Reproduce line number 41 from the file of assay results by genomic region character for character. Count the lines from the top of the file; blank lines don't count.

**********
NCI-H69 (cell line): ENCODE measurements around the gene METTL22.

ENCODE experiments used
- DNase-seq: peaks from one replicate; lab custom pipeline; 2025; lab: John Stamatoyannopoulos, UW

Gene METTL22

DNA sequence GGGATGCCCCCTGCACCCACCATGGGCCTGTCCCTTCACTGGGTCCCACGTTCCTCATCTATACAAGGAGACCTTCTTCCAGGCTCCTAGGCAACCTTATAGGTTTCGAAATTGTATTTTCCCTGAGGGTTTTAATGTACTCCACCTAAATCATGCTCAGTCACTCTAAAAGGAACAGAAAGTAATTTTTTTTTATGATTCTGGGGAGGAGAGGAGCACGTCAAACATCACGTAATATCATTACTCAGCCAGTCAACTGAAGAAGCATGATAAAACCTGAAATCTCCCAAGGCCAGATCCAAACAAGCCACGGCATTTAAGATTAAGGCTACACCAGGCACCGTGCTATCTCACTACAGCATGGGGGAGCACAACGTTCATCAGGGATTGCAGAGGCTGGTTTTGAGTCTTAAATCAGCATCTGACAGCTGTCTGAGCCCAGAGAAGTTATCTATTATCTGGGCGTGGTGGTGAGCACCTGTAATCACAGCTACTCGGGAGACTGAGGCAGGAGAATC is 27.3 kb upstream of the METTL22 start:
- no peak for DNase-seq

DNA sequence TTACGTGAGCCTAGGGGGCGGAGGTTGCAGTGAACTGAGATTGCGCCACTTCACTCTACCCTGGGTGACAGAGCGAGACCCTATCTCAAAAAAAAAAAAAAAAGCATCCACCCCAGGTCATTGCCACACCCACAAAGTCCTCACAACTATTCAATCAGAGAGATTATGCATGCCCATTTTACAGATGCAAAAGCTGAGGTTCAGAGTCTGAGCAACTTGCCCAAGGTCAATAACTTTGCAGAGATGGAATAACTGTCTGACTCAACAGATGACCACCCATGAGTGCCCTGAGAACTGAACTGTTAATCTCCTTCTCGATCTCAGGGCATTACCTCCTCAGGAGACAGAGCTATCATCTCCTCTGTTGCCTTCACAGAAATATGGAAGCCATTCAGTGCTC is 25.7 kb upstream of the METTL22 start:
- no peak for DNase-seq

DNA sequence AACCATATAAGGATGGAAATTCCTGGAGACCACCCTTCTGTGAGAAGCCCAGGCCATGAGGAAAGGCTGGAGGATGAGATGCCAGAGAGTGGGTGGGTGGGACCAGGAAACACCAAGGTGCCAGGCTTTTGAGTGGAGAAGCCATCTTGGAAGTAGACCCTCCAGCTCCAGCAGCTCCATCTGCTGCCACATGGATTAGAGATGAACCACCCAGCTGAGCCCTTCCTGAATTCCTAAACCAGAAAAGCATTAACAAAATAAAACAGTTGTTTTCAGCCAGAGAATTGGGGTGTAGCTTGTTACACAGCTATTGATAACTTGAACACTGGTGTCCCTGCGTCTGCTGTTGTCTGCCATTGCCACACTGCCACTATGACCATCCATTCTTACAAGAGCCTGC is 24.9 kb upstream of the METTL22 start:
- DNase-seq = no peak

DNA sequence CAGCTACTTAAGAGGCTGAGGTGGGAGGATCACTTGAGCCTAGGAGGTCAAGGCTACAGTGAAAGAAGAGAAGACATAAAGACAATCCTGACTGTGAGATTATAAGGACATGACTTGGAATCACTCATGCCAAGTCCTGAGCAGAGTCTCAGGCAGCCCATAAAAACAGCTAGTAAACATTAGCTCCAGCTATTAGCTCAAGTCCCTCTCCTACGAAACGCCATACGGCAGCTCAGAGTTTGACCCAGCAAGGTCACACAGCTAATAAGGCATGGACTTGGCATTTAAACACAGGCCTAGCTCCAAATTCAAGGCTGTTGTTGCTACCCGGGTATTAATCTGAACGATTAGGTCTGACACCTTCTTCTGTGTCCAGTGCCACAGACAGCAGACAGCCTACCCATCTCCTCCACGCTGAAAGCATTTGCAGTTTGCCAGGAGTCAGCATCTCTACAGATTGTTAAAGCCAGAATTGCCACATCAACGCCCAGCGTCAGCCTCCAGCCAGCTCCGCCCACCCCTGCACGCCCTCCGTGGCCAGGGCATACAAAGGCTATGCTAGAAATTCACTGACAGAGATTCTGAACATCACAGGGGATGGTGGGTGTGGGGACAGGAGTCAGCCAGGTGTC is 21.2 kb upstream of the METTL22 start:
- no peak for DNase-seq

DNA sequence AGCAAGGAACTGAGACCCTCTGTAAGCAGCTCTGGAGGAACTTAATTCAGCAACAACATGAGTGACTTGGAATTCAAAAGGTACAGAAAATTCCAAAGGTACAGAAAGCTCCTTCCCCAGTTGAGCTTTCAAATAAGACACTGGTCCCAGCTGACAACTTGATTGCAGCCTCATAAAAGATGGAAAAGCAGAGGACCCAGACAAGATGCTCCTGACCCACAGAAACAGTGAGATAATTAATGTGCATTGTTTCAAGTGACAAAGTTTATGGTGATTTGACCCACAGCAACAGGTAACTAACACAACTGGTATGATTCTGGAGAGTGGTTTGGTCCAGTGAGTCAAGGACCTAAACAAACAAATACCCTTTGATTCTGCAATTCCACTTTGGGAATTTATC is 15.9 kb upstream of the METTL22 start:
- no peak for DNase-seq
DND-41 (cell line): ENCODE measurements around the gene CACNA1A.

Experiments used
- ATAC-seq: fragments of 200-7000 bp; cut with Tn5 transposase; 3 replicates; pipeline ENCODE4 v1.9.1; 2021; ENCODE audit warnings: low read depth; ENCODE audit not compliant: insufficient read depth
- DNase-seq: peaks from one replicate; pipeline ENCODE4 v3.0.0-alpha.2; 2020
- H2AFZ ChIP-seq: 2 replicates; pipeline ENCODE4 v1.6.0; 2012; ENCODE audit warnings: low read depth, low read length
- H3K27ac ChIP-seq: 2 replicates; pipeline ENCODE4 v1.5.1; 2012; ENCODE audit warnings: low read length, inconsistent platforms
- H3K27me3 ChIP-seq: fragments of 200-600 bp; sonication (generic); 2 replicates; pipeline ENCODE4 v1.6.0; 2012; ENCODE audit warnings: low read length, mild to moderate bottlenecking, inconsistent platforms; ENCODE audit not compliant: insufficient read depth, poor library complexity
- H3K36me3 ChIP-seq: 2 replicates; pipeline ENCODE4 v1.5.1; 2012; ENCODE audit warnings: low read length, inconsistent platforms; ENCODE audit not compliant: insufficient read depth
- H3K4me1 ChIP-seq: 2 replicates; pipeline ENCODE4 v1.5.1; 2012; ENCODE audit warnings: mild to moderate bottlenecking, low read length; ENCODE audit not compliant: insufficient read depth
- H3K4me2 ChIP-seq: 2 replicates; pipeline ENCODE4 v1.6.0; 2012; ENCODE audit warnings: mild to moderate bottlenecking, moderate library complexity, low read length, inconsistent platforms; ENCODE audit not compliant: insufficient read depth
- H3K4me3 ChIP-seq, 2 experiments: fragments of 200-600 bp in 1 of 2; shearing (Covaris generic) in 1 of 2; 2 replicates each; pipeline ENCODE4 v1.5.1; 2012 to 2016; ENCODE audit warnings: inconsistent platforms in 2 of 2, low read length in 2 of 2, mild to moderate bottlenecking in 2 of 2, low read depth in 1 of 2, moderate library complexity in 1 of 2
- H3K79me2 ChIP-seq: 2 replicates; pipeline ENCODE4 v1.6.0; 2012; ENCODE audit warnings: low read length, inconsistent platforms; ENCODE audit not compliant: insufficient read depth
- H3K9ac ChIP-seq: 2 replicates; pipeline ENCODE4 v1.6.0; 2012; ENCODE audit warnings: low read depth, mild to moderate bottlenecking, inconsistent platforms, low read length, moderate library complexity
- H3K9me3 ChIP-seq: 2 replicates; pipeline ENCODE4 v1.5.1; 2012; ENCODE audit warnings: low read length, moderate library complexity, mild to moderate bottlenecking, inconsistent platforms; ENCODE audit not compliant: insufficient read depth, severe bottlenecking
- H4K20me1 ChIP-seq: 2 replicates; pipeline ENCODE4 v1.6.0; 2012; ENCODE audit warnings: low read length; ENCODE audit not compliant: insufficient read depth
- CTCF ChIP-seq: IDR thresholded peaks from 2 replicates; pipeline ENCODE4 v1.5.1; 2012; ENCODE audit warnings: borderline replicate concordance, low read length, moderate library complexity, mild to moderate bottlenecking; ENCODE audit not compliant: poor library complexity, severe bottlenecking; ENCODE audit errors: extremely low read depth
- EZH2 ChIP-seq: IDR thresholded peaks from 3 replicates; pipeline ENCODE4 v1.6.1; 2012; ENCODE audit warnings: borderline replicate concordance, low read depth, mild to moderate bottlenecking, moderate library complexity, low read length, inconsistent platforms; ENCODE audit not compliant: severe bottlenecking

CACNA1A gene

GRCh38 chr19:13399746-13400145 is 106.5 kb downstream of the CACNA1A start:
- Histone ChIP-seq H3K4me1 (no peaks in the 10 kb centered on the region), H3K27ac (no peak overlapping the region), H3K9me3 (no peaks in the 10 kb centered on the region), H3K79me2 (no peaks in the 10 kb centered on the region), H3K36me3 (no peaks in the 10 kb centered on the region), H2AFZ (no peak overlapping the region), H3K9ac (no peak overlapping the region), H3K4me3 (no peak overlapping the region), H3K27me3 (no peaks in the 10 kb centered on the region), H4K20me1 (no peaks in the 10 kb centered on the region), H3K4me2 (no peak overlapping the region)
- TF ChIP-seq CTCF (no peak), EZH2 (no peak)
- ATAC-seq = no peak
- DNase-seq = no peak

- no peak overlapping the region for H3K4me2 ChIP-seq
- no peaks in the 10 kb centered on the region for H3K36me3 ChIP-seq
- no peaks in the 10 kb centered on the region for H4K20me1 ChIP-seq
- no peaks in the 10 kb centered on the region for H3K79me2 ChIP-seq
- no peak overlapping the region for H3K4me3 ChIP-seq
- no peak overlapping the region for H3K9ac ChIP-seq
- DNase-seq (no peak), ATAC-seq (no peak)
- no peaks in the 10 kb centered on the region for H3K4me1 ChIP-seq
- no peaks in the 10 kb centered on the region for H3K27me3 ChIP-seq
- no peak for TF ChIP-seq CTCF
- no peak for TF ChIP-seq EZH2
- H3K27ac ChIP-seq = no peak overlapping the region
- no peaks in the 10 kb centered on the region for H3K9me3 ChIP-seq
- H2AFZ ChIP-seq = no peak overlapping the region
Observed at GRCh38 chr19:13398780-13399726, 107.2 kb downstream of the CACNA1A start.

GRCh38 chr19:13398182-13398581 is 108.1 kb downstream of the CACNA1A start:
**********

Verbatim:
- no peaks in the 10 kb centered on the region for H3K79me2 ChIP-seq